A credit score is a numerical rating representing your credit worthiness. Credit score ratings usually run on a scale between 300 and 850; the higher your credit score is, the more trustworthy you are considered to be by banks, credit card companies, and other financial institutions. Basically, your credit score determines your reputation as a borrower.
In the US, credit scores are based on reports from one or more credit bureaus, also known as consumer reporting agencies. A consumer reporting agency acts as a data store and report provider for individuals’ borrowing and payment activities.
How does my credit score affect me?
If you have a high credit score (generally, 650 or higher) it is easier for you to get loans, mortgages, and payment financing than if you have a low credit score. People with higher credit scores can also typically get better terms on their loans and mortgages than those with lower credit scores.
Why? Financial institutions like having customers with high credit scores, as that means it’s more likely the borrower will make all of their scheduled payments until the completion of the loan. With a higher credit score, you are more likely to be offered borrowing incentives like favorable interest rates or higher credit limits.
Your credit score (or credit history) may also be checked by any of the following parties:
- Your employer (your consent is required)
- Any government agency
- Landlords and condo associations
- Insurance companies
- Vehicle and equipment rentals
- Public utility providers (electricity, water, etc.)
What types of activity affect my credit score?
Your credit score is largely determined by the following items:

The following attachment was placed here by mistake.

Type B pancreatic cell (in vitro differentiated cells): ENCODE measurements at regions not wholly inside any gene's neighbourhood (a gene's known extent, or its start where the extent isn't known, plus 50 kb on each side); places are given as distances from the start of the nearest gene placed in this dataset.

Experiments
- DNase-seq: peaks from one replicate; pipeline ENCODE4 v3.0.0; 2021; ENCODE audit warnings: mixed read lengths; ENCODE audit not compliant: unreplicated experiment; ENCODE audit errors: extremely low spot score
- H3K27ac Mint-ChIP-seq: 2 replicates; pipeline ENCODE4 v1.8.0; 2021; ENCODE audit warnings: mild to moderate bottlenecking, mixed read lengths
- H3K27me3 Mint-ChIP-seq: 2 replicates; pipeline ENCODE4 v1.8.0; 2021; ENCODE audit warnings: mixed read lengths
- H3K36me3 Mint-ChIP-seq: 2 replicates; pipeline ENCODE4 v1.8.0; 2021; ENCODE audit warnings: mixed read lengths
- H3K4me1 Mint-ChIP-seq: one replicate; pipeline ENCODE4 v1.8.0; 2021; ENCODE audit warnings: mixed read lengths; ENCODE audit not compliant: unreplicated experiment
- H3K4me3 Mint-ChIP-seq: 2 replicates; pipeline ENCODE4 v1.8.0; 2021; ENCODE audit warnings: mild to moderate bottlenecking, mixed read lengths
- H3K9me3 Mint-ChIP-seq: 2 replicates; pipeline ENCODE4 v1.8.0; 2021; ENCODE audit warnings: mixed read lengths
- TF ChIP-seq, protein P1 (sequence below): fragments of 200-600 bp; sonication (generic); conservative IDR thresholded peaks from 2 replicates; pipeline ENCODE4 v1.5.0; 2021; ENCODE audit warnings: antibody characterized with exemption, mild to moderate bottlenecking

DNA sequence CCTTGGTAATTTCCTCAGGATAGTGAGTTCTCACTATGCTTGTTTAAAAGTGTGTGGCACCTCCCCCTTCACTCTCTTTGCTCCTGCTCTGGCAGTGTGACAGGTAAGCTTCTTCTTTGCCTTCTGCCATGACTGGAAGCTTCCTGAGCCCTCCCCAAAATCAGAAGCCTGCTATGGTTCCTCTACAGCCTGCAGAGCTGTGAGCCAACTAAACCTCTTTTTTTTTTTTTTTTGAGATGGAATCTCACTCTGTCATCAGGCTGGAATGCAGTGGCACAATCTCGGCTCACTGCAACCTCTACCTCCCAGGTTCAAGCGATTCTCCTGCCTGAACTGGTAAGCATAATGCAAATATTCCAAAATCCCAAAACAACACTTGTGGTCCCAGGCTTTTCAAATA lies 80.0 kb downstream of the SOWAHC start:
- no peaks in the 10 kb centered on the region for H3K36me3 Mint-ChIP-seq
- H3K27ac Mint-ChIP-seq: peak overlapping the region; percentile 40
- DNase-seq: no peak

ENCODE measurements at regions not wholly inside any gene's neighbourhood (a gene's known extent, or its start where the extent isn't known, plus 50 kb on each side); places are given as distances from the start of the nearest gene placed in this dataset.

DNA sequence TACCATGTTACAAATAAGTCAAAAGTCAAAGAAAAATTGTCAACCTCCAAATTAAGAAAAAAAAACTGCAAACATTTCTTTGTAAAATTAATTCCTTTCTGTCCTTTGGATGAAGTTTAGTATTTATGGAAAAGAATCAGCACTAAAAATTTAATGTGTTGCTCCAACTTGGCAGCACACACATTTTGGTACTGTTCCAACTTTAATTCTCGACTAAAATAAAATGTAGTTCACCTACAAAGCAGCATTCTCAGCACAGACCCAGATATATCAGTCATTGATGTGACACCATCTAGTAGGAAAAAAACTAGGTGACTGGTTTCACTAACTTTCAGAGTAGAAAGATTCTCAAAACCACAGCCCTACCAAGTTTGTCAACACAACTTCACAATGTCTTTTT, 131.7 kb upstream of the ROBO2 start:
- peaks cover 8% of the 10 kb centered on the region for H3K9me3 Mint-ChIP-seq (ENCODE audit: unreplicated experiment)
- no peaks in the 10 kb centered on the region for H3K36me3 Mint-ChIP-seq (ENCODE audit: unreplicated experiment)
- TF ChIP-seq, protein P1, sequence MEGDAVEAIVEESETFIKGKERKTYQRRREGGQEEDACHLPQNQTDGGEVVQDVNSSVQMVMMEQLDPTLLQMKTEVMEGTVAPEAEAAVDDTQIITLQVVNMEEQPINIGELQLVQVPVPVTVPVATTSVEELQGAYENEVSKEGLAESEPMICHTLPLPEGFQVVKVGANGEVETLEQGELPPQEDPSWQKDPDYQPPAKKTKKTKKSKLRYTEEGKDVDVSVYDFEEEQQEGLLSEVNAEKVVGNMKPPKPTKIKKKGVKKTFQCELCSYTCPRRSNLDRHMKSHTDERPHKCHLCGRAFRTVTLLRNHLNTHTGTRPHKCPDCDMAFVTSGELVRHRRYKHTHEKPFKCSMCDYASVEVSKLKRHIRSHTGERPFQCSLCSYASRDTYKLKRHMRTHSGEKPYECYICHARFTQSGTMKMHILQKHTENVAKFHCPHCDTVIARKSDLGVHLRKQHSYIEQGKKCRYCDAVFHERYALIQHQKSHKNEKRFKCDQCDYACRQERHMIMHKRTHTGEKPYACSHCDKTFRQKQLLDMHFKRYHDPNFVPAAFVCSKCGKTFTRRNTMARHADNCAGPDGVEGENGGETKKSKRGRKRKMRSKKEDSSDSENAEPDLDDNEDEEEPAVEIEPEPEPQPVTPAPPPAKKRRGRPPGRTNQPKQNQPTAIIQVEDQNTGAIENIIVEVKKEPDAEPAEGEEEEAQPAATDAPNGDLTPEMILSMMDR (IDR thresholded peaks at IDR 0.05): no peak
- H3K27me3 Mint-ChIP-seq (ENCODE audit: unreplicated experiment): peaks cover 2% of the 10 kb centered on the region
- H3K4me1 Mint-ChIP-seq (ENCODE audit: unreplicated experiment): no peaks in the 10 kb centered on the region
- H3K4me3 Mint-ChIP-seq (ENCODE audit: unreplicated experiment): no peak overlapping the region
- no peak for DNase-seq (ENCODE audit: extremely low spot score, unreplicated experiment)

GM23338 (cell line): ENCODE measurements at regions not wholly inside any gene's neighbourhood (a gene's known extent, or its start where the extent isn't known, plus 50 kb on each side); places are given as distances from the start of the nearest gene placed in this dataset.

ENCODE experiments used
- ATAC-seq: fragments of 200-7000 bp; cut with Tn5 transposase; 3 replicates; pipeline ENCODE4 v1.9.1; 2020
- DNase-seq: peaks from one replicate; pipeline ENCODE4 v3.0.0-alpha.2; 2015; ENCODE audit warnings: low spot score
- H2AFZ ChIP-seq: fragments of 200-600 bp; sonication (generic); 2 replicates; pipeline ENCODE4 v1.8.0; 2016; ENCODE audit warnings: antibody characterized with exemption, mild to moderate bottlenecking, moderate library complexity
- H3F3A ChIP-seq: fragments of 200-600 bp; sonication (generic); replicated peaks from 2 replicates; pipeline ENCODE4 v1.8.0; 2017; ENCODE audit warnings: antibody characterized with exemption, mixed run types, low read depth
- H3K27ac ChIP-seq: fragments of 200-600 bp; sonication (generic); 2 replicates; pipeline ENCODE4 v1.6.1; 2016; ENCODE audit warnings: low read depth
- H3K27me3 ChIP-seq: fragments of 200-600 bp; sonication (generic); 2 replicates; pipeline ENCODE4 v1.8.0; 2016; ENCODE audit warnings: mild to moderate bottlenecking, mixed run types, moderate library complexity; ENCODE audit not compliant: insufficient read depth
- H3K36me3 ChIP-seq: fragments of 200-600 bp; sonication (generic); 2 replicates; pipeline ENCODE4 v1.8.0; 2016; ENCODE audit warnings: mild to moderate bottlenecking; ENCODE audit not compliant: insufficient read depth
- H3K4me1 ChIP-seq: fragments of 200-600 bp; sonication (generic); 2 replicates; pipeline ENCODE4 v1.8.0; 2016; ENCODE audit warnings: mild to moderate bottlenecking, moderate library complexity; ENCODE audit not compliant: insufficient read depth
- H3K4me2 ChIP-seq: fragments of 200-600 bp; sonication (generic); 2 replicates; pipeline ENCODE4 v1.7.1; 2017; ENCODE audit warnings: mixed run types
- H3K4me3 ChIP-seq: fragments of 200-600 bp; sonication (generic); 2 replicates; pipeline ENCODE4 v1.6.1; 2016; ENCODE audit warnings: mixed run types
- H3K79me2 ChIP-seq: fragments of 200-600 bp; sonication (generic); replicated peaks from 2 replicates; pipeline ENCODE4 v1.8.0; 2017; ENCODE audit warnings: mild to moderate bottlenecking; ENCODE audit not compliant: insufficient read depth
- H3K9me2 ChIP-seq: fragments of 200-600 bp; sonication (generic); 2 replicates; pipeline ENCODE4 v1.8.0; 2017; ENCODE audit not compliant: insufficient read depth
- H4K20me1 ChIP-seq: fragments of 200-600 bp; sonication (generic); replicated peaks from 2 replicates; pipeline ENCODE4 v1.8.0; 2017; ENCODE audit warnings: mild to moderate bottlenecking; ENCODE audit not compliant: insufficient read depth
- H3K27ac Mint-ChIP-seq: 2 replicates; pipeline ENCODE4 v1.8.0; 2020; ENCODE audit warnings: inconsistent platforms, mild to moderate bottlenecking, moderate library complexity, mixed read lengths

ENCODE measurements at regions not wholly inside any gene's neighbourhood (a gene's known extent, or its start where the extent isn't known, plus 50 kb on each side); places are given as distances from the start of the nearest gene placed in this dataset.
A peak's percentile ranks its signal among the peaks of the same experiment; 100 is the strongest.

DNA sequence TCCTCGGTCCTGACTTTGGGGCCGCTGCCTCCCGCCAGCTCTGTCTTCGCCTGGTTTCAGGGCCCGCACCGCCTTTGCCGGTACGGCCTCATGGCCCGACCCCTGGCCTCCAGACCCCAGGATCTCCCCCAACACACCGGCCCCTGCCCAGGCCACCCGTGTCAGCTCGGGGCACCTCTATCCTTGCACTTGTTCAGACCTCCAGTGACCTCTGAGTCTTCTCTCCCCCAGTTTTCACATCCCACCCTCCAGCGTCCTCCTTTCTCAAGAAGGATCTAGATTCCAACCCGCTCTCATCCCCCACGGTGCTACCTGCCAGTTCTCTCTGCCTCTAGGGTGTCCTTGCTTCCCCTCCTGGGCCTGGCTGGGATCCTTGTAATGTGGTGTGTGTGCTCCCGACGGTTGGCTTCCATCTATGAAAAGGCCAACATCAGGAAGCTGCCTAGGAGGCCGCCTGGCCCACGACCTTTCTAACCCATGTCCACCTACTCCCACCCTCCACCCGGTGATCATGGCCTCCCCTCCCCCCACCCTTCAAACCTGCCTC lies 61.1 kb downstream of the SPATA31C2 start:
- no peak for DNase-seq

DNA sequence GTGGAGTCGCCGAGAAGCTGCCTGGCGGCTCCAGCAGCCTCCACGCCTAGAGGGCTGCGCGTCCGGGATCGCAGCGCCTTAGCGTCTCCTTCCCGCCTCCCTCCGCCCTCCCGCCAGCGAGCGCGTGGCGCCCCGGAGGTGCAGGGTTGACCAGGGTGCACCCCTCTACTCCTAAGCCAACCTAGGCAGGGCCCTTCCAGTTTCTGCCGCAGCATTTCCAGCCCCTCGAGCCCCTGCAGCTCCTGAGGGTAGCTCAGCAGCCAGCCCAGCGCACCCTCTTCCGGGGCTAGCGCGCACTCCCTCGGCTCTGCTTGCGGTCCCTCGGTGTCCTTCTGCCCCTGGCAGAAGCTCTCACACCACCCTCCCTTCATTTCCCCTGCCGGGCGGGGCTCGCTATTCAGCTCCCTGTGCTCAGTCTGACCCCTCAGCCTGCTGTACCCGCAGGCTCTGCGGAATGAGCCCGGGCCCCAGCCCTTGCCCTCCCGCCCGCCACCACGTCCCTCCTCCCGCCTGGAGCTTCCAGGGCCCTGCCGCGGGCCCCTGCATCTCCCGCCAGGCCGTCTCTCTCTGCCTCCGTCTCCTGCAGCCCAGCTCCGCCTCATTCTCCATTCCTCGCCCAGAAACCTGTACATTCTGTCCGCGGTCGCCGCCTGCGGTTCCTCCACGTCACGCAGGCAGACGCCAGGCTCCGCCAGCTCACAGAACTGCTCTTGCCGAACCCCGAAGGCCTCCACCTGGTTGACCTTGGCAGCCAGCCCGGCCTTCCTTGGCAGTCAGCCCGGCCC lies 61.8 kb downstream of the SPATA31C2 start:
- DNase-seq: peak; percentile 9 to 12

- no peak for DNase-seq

Your payment history. Consistently making your debt payments to all of your lenders has a positive impact on your credit score. If you miss one or more payments, your credit score will drop.
Total amount of debt you’re carrying. The ratio of the debt you’re carrying compared to your total available credit limit is known as credit utilization. Using up most of your credit limit will have a negative impact on your credit score.
Total length of your credit history. The longer you have been actively borrowing and repaying debts, the more positive the effect on your credit score. For example, the average credit score for people aged 18-29 is 637; the average score for ages 40-49 is 675.
New credit you’ve acquired. Every new credit application you submit will usually drop your credit score, particularly if you make several different credit applications in a short period of time.
Types of credit being used. If your credit history is based only on credit cards or department store cards, your credit score will be lower than if you had experience with a variety of credit items like a mortgage or a car loan.
People who have a low credit score can sometimes still borrow money using a Loan Agreement with a private citizen or company.
You can get more information about credit scores and reports on the US Government’s website, including how to request a free credit report.
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